Modulation of amyloid assembly by chaperone-like proteins
Soluble proteins have an inherent propensity to undergo altered protein folding, forming cross-B sheet-rich structures called amyloids. Amyloid fibrils have gained significant attention due to their involvement in neurodegenerative disorders. Parkinson's disease (PD) is one of the most common movement disorders and the fastest-growing age-related neurological disorder. It is characterized by progressive loss of dopaminergic neurons in substantia nigra due to the accumulation of a-synuclein amyloid fibrils leading to the formation of Lewy bodies. Co-aggregation of a-synuclein with other amyloidogenic proteins such as amyloid-B, Tau, and IAPP contributes to the pathophysiology and severity of PD, suggesting that PD progression is associated with other neurological disorders such as Alzheimer's and Huntington's and non-neurological diseases such as Type 2 diabetes and systemic diseases where amyloid deposits can be found in multiple organs including liver, kidney, and heart. An intricate machinery of chaperones and chaperone-like proteins keeps a check on protein aggregation and amyloid formation. However, these guardians lose their properties with age, and proteins such as a-synuclein accumulate in cells. Understanding the role of chaperone-like proteins as amyloid modulators will help in the early diagnosis of disease and present a novel approach to mitigate amyloid burden in neurodegenerative disease. Using bioinformatics tools, we have rationally identified human B-sheet rich proteins that have the potential to act as chaperone-like proteins to inhibit amyloid assembly. These proteins possess remarkable structural similarity, with 50-60% of the structure contributed by B-sheets. We speculated that the B-sheet-rich regions in the proteins may present a scaffold to the growing chain of aggregates, which is incompetent for maturing into amyloid fibrils. We have taken a multi-disciplinary approach involving microbiology, biochemistry, biophysics, molecular and cellular biology tools to decipher the mechanism of amyloid inhibition by chaperone-like proteins. We demonstrated that sub-stoichiometric ratios of CLP drive a-synuclein into soluble off-pathway aggregates incompetent of making amyloids under in vitro conditions. We believe that unraveling the potential of chaperone-like proteins to alleviate amyloid burden will pave the way for future therapeutics to treat neurodegenerative diseases.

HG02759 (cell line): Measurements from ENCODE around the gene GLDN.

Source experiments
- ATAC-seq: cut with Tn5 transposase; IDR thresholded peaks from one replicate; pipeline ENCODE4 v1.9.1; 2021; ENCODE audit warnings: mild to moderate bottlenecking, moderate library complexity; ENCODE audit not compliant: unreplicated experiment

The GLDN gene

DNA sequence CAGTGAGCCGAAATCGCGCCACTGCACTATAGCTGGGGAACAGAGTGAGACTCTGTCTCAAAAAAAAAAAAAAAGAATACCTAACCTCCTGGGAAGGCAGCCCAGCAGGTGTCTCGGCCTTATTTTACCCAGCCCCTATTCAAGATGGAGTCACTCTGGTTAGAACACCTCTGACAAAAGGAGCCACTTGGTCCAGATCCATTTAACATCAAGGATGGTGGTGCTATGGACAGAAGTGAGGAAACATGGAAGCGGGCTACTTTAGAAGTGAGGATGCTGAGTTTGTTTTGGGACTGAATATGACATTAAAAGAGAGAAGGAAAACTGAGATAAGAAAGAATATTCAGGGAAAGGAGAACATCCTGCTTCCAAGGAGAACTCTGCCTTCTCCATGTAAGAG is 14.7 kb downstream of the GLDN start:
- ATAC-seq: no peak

Hosted by Professor Zheng Shi
~Coffee/tea will be served prior to the lecture~